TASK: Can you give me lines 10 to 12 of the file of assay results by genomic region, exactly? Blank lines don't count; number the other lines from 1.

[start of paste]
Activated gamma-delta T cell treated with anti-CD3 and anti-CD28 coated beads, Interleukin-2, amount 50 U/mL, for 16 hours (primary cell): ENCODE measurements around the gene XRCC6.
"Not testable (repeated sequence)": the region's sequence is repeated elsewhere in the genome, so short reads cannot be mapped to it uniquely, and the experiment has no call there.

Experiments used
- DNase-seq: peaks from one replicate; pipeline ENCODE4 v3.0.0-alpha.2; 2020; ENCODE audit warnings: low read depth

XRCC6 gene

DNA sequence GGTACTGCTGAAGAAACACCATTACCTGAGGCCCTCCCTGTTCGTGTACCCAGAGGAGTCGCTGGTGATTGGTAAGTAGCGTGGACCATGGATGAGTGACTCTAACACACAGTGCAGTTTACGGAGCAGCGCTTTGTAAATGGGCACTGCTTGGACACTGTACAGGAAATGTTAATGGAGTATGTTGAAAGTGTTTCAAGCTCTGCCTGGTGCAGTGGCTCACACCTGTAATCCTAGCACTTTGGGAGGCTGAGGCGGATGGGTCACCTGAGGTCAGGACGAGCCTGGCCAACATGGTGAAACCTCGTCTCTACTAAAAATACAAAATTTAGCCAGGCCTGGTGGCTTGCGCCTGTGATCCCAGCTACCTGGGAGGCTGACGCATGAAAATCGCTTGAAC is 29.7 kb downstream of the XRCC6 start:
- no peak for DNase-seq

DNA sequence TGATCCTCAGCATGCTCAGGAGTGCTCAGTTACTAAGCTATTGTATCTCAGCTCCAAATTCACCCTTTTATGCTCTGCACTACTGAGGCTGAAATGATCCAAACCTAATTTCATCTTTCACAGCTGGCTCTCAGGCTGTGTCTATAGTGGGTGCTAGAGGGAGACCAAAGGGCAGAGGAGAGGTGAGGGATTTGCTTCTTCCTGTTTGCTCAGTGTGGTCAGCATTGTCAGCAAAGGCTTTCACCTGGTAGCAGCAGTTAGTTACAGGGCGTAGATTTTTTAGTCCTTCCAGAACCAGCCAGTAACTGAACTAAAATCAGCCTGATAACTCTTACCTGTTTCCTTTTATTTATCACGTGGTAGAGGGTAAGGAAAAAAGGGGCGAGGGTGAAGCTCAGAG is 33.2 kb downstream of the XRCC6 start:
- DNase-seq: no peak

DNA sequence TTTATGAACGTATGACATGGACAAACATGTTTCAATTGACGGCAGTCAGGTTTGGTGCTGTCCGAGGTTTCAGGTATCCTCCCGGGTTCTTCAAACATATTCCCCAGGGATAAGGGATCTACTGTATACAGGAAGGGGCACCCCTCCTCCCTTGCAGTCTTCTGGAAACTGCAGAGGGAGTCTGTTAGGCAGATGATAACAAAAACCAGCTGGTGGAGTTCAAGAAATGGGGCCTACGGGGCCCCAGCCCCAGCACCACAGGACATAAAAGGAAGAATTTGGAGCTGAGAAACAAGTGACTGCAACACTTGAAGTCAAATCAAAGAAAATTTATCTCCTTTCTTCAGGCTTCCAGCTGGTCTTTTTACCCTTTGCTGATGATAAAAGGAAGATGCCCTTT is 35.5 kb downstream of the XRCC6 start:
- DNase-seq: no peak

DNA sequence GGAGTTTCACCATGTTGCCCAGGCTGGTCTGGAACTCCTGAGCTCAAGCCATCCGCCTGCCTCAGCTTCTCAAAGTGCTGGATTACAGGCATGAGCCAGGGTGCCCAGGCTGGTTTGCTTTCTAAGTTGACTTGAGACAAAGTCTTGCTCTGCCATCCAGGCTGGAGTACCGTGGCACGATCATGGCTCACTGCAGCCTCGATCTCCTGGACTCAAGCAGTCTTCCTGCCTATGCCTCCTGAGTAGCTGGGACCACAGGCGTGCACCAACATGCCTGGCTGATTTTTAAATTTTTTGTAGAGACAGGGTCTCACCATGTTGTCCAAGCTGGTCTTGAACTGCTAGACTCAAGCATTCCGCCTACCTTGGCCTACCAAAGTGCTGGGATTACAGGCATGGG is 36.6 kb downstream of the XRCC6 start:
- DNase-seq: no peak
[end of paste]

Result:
DNA sequence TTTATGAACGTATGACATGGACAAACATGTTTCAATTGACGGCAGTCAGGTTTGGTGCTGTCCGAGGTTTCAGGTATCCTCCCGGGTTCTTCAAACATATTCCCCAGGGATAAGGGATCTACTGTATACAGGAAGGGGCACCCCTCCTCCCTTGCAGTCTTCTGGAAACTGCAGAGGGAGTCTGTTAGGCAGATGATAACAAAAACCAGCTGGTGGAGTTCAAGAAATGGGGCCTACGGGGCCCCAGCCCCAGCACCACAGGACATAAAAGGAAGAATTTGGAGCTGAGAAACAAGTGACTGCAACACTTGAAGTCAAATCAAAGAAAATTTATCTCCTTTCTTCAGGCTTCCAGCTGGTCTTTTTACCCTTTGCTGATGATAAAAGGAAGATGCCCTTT is 35.5 kb downstream of the XRCC6 start:
- DNase-seq: no peak

DNA sequence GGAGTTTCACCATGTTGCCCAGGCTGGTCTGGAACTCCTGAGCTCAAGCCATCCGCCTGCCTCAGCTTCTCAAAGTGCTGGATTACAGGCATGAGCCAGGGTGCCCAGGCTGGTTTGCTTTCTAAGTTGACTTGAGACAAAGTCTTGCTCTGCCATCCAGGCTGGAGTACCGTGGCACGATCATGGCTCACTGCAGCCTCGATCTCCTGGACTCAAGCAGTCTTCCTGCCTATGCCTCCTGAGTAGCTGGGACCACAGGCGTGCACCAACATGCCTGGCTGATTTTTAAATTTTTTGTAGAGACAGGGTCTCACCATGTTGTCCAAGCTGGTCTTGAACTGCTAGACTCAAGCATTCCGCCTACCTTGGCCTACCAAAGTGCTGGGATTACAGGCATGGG is 36.6 kb downstream of the XRCC6 start: